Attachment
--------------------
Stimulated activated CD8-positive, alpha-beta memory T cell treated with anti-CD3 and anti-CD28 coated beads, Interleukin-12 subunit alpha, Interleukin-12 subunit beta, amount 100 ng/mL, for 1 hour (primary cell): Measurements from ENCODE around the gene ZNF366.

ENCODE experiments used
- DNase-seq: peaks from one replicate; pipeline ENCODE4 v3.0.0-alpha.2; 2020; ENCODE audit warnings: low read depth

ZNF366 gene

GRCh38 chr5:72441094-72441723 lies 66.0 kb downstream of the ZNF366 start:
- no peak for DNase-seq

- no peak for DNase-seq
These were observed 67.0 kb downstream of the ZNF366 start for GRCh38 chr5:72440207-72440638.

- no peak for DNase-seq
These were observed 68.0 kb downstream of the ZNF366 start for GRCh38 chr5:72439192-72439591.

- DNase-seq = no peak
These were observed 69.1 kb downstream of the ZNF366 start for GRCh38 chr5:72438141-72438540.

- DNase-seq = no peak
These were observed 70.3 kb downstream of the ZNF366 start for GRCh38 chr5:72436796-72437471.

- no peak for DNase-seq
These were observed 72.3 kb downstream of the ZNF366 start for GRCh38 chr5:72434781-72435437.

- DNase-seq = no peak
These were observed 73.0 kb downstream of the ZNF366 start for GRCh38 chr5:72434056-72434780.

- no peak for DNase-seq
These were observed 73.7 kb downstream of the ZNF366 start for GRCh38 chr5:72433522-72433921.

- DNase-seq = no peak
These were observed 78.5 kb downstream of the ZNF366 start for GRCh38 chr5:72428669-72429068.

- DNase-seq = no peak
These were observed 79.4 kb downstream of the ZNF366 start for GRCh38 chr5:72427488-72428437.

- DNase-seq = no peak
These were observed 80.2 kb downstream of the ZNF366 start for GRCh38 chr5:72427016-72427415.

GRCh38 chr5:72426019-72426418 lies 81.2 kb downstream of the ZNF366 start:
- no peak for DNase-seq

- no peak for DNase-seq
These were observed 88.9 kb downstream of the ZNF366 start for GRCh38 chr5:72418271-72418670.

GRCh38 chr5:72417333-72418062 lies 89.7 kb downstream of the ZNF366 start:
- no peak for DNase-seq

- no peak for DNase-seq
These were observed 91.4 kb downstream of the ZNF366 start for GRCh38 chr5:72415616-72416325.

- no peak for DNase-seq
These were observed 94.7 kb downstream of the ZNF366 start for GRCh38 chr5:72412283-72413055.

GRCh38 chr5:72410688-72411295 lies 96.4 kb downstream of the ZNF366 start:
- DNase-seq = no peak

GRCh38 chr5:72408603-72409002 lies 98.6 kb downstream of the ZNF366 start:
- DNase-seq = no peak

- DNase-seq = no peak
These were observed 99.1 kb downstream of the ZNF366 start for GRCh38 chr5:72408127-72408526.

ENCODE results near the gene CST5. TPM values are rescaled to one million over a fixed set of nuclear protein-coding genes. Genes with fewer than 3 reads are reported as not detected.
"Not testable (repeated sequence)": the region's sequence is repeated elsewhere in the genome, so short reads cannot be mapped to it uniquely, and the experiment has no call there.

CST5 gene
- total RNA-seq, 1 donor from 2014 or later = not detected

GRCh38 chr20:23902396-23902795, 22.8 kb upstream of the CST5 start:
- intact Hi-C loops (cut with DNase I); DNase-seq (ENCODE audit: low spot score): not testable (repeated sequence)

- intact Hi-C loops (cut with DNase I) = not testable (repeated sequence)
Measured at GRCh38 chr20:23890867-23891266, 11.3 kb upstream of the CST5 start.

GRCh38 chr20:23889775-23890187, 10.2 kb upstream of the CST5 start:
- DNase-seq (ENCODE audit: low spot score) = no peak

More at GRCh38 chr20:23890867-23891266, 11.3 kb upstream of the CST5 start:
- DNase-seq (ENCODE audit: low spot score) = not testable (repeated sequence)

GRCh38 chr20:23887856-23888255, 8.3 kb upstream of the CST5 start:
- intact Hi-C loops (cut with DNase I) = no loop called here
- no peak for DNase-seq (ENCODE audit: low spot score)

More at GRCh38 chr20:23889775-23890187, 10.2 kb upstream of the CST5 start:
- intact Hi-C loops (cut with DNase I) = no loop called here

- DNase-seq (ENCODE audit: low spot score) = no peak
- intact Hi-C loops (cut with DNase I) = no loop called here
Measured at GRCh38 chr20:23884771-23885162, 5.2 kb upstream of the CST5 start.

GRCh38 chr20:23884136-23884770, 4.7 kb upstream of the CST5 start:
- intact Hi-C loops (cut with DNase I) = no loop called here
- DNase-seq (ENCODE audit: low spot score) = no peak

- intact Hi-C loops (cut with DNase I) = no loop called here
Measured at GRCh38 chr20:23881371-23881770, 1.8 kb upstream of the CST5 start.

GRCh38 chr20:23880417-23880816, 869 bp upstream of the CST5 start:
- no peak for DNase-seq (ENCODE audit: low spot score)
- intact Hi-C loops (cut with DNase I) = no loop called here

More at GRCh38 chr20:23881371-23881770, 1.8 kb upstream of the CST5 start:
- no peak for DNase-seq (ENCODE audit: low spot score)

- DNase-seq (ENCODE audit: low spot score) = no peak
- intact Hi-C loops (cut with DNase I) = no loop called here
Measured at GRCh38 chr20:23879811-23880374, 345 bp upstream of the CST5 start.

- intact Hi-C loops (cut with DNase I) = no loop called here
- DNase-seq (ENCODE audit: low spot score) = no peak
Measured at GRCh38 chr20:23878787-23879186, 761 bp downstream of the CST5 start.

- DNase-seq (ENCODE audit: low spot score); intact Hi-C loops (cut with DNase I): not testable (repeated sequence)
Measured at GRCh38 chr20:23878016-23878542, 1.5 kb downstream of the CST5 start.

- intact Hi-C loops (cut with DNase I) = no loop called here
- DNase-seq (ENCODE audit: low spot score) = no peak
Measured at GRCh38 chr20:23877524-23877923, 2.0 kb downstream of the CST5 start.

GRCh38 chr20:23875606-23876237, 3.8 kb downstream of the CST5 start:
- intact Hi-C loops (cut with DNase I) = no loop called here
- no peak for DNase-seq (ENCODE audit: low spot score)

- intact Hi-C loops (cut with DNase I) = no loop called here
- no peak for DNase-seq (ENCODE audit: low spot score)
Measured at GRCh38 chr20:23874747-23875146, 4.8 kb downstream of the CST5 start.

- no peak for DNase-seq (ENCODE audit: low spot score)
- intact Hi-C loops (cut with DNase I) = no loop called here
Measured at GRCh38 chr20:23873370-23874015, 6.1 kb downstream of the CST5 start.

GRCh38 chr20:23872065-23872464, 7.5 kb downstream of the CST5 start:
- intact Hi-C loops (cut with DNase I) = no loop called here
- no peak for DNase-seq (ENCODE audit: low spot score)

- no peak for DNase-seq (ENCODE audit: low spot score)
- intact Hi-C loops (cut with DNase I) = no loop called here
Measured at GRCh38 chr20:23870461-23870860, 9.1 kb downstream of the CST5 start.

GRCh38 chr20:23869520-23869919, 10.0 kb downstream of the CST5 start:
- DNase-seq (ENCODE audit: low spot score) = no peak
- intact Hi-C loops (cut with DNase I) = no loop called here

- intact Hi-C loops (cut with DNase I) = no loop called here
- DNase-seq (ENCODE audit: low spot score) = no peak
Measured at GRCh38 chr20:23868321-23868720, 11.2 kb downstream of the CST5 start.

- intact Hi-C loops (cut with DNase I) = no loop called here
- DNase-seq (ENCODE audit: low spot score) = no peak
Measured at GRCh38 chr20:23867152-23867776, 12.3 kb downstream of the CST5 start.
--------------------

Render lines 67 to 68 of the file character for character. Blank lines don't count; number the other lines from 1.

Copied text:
Measured at GRCh38 chr20:23881371-23881770, 1.8 kb upstream of the CST5 start.

GRCh38 chr20:23880417-23880816, 869 bp upstream of the CST5 start: